Monday, September 21, 2015

Opelousas: Evangeline Downs - An Evening at the Races

Evangeline Downs, July 4th, 2015, Opelousas, Louisiana.

When I lived in Alamogordo, I was close to Ruidoso Downs, but I never went to a horse race there. I did go to Ruidoso Downs for the Cowboy Symposium and also checked it out when a sibling came to visit.

Evangeline Downs, July 4th, 2015, Opelousas, Louisiana.

On the 4th of July this year, I spent some time at the Louisiana Legends race(s) at Evangeline Downs. My first horse races. Glad I went; not especially enthusiastic about going again. I think I expected to see the movie version of such - rousing audience participation, with everyone in bleachers and box seats, arms in the air, exhorting their favorites to win. Fortunes won; fortunes lost.

Of course, there's way more to the horse racing world than what I saw. 

Evangeline Downs, July 4th, 2015, Opelousas, Louisiana.

There are so many stakeholders in horse racing, all with money or glory (preferably both) shimmering on the horizon. The actual winning of races. Horse owners. Jockeys. Jockeys' agents. Vets. Handlers, trainers. Track owners. Stable owners. Criminal agents. Stud services. Broodmare services. Breeding, in general. Feeding the horses. Real estate. Bettors. Handicappers. Vendors. It is an ecosystem.

I imagine horse racing - and betting on horse racing - has been going on since the time humans first domesticated horses. In Britannica's article here, we're taken back to Roman times, around 700 BCE. According to this source, horses were domesticated in the Middle East about 7000 years BCE. There's a good chance, then, that horse racing has gone on for almost 10,000 years. 

In North America, modern-day horses didn't arrive until the 1500s, brought over by the Spanish. I'm willing to bet that horse racing was already a practice among the Spanish and that Native Americans folded horse racing into their already-existing competitive sports.

I am of Swiss Mennonite stock on my father's side. One might think Mennonites are a staid group of people for the most part, and in some respects, I suppose that's true. But I hear tell my paternal grandfather, in his wastrel youth, raced horses in rural Ohio, probably around the time of the first World War.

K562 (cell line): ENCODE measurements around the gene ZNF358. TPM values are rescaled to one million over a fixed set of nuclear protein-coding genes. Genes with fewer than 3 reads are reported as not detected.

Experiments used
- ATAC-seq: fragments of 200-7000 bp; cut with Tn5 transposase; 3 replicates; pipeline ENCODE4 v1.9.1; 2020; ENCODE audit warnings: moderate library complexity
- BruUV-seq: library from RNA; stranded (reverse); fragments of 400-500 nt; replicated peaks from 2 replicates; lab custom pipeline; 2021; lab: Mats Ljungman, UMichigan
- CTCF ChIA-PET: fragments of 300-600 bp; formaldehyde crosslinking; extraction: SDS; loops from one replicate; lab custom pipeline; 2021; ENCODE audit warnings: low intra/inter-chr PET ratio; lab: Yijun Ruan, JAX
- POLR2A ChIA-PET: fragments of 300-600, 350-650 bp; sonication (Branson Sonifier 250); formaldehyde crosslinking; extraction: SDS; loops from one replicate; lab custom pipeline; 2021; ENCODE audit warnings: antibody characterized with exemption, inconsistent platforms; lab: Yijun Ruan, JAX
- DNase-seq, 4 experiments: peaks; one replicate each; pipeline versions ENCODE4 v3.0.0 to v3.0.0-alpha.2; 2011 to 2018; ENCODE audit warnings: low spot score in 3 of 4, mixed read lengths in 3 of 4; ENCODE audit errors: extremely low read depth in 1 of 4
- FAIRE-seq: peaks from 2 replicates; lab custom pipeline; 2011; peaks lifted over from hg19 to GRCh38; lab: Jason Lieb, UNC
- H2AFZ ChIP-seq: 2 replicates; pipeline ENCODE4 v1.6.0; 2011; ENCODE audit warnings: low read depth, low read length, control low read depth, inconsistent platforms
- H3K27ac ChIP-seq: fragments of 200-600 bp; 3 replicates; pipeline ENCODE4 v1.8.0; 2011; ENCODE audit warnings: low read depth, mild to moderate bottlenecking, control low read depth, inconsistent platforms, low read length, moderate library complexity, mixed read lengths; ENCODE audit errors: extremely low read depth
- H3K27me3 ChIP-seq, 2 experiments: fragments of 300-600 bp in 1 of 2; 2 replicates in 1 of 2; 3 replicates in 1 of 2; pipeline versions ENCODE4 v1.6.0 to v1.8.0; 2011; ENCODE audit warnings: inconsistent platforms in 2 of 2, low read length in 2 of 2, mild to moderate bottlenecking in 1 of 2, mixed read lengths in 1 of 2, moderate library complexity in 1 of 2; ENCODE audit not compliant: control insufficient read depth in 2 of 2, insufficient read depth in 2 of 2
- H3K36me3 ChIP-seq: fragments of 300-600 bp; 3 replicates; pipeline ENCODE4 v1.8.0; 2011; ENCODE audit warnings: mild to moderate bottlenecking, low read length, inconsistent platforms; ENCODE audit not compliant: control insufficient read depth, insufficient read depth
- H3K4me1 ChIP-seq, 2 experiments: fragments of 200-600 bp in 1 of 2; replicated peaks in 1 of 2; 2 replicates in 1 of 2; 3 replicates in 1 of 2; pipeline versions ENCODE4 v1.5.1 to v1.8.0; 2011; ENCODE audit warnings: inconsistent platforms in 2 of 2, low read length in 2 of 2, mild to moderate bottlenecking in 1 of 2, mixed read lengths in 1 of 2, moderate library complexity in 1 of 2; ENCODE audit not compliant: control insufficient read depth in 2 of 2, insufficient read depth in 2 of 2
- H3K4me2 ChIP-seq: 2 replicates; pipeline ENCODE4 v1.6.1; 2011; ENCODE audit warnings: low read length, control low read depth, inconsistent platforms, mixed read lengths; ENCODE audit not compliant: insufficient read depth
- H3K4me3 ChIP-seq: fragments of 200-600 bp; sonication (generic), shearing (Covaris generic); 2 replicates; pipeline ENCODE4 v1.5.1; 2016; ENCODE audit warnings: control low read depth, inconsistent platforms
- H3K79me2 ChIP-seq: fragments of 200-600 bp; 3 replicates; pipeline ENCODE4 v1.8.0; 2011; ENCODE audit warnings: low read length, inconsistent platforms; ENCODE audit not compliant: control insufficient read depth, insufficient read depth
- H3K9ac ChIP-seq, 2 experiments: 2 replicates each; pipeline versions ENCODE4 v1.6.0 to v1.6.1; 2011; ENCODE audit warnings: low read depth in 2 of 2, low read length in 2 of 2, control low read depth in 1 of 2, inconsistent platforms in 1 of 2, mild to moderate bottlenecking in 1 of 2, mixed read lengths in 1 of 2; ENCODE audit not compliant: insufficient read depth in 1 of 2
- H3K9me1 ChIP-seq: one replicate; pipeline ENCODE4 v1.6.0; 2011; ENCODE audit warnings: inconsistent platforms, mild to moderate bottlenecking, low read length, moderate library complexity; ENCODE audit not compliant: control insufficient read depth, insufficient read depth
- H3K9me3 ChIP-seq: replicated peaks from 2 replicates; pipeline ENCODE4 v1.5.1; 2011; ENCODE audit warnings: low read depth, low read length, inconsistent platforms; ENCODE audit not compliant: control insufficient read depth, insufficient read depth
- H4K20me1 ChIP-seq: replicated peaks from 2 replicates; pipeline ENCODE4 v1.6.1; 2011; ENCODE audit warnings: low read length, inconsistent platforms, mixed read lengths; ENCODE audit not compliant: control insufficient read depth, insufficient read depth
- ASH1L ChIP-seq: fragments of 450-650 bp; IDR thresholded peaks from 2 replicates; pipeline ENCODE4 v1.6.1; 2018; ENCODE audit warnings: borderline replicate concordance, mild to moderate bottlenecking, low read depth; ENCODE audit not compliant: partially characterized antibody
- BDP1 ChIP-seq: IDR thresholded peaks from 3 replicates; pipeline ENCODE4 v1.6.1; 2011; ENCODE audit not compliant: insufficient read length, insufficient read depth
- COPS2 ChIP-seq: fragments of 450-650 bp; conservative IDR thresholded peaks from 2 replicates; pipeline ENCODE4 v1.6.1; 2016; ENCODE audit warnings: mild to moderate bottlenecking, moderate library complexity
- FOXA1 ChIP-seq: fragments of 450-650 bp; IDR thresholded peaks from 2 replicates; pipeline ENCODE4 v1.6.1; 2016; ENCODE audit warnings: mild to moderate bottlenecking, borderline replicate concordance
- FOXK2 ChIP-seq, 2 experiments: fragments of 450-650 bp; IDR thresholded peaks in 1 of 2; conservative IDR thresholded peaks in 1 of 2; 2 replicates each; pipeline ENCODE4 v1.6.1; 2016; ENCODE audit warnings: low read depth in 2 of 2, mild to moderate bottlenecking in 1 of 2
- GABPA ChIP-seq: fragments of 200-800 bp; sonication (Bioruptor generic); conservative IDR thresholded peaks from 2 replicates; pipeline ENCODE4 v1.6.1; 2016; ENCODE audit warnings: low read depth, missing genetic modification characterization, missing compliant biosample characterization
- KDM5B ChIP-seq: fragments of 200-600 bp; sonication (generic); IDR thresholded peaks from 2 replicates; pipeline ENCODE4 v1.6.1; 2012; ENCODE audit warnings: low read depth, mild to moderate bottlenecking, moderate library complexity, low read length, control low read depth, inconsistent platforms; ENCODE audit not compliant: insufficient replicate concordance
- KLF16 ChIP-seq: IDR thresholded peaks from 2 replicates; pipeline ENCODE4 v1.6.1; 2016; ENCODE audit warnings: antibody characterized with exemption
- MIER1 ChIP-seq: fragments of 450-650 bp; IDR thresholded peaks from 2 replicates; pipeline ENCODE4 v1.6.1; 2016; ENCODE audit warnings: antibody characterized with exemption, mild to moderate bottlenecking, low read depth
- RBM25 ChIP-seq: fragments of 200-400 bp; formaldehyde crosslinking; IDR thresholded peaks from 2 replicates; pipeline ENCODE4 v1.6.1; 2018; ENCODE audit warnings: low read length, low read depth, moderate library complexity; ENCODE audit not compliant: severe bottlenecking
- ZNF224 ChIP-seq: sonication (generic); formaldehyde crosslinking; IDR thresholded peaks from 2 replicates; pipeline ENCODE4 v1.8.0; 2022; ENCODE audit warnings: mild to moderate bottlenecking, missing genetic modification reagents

The great Zydeco forerunner, Boozoo Chavis, grew up in a horse racing culture. From his 2001 obituary in the New York Times: " ...  Mr. Chavis invested winnings from a horse race on a calf and sold it as a heifer; he bought his first accordion with the profits. .." 

So horse racing is a cross-cultural tradition with a long history.

As with most activities, when gold or glory is at stake, devilment enters the picture. Three jockeys were arrested following the 4th of July races I attended, accused of race fixing.  More specifically: "willful rein pulling, and cheating, and swindling."

There's the subject of drugging race horses, with two examples here and here.

Here is a meaty article about stud services in Ireland: The Super-Studs: Inside the Secretive World of Racehorse Breeding. Although stallions can "cover" a hundred or more mares a year (if done the old-fashioned way), a mare can produce only one young'n a year. I say "only one," but the investment in the mare's physical and quality-of-life resources to get pregnant, support the pregnancy, feed her foal, and recover sufficiently from that to start the cycle over again, is prodigious. Here is an article that addresses a broodmare's quality of life: 5 Easy Ways to Improve a Broodmare's Life.

The Jockey is an engrossing piece of work (2013) from the New York Times, focusing on Russell Baze, a jockey in who has spent most of his career in Northern California. A couple of quotes: 
  •  Jockeys are easily replaced transient workers who frequently get blamed when a horse underperforms.
  • The winning owner collects 60 percent of the purse, with the next four finishers getting smaller slices. The winning jockey receives 10 percent of the owner’s share and gives his agent one-fourth of that. In a $10,000 race, a typical purse at Golden Gate Fields, the owner would get $6,000 and pay $600 to the jockey, who would in turn pay $150 to the agent.

In the video below, the horses leave the warm-up paddock and head for the gates:


 Slideshow below of my evening at the races:

And, of course, a race:

Related post: 

Louisiana: Plaisance: The Step 'n Strut Trail Ride, with reference and link to Connie Castille's documentary on Cajun and Creole history with horses (including racing) in South Louisiana, T-Galop.

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